Copyright Helge Øverås
When I started High School (some 25 years ago… gosh where did the time go?) I was introduced to the world of good and the not so good English teachers. Unfortunately the first couple of years the teachers which took my class fell into the latter category. I still remember their faces, and if I search the dark corners of those little grey cells I find their names. But overall they remain unremarkable.
In my 4th year at High School, I got a ‘good one’.
And that changed my whole perspective on boring English. My teacher, Mr. B, was short in stature but what he lacked in height he made up with enthusiasm. We read that year, poetry from the First World War. This surprised me because first I didn’t realize there were any poets during the war and secondly because I enjoyed it. Mr. B required us to think, to feel, and to dig deeper into the written word. This inspired me to learn more independently from school and I spent hours in the library reading poetry from the war and reading about the men who often died writing it. I still enjoy reading about authors and learning their ‘story’; sometimes more so than the books they write.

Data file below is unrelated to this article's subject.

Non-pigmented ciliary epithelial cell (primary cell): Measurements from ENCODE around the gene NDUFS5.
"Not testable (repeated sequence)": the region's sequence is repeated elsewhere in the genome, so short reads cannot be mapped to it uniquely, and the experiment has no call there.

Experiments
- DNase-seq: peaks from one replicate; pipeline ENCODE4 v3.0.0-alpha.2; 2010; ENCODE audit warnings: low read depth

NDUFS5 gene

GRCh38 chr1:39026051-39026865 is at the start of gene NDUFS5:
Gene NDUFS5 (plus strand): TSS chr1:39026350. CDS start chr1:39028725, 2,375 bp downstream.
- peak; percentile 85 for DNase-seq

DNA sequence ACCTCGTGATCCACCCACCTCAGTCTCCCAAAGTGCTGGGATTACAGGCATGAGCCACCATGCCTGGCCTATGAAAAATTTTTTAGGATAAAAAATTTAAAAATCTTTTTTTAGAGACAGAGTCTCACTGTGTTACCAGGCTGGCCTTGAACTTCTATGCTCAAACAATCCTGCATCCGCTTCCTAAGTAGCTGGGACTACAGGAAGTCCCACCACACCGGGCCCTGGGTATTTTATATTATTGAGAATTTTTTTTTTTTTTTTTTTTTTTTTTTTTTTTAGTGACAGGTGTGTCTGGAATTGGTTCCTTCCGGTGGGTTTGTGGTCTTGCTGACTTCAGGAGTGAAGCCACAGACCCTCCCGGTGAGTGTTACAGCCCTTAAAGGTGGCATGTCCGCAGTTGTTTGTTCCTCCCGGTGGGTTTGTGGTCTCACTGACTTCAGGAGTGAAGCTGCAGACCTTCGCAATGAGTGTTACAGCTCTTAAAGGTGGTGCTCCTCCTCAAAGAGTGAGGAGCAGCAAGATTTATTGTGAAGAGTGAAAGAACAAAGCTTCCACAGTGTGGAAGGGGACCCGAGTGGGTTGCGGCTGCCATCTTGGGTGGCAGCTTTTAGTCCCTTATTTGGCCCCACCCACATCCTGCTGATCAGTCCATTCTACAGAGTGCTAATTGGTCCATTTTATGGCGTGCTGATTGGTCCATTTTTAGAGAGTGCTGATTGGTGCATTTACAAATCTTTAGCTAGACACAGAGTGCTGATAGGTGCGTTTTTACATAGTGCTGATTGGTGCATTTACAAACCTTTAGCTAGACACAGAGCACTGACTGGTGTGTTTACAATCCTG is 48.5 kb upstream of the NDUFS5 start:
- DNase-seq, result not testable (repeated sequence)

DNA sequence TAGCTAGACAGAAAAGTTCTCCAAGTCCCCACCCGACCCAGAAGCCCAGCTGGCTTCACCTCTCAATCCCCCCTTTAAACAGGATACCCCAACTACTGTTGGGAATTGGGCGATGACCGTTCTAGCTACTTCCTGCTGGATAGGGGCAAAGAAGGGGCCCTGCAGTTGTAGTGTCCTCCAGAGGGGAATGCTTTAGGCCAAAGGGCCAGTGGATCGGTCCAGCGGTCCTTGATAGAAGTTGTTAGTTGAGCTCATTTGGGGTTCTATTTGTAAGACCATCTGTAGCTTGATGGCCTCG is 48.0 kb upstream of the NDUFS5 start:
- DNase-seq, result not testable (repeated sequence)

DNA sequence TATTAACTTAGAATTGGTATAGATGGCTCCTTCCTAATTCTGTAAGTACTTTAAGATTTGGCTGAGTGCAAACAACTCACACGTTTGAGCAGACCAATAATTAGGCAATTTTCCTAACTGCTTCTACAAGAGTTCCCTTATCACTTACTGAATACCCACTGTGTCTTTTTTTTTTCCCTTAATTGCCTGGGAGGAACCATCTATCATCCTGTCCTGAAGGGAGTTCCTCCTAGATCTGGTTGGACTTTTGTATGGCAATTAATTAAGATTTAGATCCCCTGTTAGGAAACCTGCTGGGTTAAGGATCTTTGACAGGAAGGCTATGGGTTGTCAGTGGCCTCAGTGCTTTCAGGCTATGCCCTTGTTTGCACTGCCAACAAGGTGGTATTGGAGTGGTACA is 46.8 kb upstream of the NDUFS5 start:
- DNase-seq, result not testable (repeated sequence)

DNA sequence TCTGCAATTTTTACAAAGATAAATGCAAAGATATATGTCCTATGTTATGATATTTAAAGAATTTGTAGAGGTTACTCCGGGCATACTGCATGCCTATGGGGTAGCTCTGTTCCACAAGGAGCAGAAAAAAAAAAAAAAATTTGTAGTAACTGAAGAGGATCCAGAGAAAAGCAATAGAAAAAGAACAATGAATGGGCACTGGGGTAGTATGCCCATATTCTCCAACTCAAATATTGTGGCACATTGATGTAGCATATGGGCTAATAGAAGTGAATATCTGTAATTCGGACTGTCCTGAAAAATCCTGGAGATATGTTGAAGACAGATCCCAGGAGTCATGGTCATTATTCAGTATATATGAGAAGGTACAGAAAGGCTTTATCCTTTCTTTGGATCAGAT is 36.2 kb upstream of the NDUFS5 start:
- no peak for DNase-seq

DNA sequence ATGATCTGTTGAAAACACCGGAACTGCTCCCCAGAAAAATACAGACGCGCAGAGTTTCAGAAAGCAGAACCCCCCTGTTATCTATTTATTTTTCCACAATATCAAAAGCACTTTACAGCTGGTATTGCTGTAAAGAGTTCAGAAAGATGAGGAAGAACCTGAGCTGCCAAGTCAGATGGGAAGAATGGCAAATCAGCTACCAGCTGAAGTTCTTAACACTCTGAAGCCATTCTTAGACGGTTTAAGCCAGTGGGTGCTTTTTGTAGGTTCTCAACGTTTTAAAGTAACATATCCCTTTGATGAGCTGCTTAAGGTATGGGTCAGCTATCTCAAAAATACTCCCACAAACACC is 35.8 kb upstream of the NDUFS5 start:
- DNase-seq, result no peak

During these classes we also looked at song lyrics. As a teenager of the 80s, it shocked me to learn that song writers had penned down words that were not only about unrequited love or being madly in love. One lesson we looked at some lyrics by Sting, and although I can’t remember which song exactly (I do know it wasn’t Demolition Man lol), I found a great liking for both Sting and of the beauty of words put to song. They’ve remained with me ever since.
That year I got juggled about in English classes but managed to land another excellend English teacher. Mr. H was a middle aged teacher with a haircut that wouldn’t have looked out of place on Friar Tuck. It was in his lessons we read ‘Of Mice and Men’ in class and it was the first time I realized you could bring characters to life through dialogue. Mr. H would read the book with an American accent and I was captivated. He made the book come alive. And when we were finished with that book he made Shakespeare understandable, and dare I say, enjoyable.
These 2 teachers made an impact on a teenage girl and for that, I’m very grateful to this day.